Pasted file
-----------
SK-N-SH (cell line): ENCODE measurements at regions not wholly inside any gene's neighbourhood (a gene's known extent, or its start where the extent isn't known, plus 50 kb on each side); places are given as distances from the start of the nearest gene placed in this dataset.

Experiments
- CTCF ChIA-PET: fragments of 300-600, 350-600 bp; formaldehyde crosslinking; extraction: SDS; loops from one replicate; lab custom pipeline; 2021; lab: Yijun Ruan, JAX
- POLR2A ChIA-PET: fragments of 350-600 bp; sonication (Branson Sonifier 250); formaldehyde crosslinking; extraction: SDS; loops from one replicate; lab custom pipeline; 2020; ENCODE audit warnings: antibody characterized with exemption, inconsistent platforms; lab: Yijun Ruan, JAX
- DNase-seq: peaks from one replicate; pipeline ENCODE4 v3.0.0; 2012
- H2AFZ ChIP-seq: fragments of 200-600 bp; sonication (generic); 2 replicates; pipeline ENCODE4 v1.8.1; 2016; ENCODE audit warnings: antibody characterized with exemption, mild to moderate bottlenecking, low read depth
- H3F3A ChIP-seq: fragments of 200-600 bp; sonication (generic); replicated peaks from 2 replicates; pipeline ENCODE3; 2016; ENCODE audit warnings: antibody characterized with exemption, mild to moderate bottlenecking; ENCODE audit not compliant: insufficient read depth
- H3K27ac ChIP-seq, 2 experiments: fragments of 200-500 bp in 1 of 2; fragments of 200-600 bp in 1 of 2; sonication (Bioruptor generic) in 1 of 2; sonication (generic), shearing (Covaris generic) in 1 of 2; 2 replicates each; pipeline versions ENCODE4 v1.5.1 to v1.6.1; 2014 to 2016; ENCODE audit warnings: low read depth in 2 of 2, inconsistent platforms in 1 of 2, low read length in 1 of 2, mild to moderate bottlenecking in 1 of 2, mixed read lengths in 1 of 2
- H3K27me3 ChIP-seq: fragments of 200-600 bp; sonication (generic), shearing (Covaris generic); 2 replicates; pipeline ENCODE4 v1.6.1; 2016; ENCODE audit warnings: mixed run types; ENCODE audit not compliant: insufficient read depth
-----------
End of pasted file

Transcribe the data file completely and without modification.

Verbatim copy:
SK-N-SH (cell line): ENCODE measurements at regions not wholly inside any gene's neighbourhood (a gene's known extent, or its start where the extent isn't known, plus 50 kb on each side); places are given as distances from the start of the nearest gene placed in this dataset.

Experiments
- CTCF ChIA-PET: fragments of 300-600, 350-600 bp; formaldehyde crosslinking; extraction: SDS; loops from one replicate; lab custom pipeline; 2021; lab: Yijun Ruan, JAX
- POLR2A ChIA-PET: fragments of 350-600 bp; sonication (Branson Sonifier 250); formaldehyde crosslinking; extraction: SDS; loops from one replicate; lab custom pipeline; 2020; ENCODE audit warnings: antibody characterized with exemption, inconsistent platforms; lab: Yijun Ruan, JAX
- DNase-seq: peaks from one replicate; pipeline ENCODE4 v3.0.0; 2012
- H2AFZ ChIP-seq: fragments of 200-600 bp; sonication (generic); 2 replicates; pipeline ENCODE4 v1.8.1; 2016; ENCODE audit warnings: antibody characterized with exemption, mild to moderate bottlenecking, low read depth
- H3F3A ChIP-seq: fragments of 200-600 bp; sonication (generic); replicated peaks from 2 replicates; pipeline ENCODE3; 2016; ENCODE audit warnings: antibody characterized with exemption, mild to moderate bottlenecking; ENCODE audit not compliant: insufficient read depth
- H3K27ac ChIP-seq, 2 experiments: fragments of 200-500 bp in 1 of 2; fragments of 200-600 bp in 1 of 2; sonication (Bioruptor generic) in 1 of 2; sonication (generic), shearing (Covaris generic) in 1 of 2; 2 replicates each; pipeline versions ENCODE4 v1.5.1 to v1.6.1; 2014 to 2016; ENCODE audit warnings: low read depth in 2 of 2, inconsistent platforms in 1 of 2, low read length in 1 of 2, mild to moderate bottlenecking in 1 of 2, mixed read lengths in 1 of 2
- H3K27me3 ChIP-seq: fragments of 200-600 bp; sonication (generic), shearing (Covaris generic); 2 replicates; pipeline ENCODE4 v1.6.1; 2016; ENCODE audit warnings: mixed run types; ENCODE audit not compliant: insufficient read depth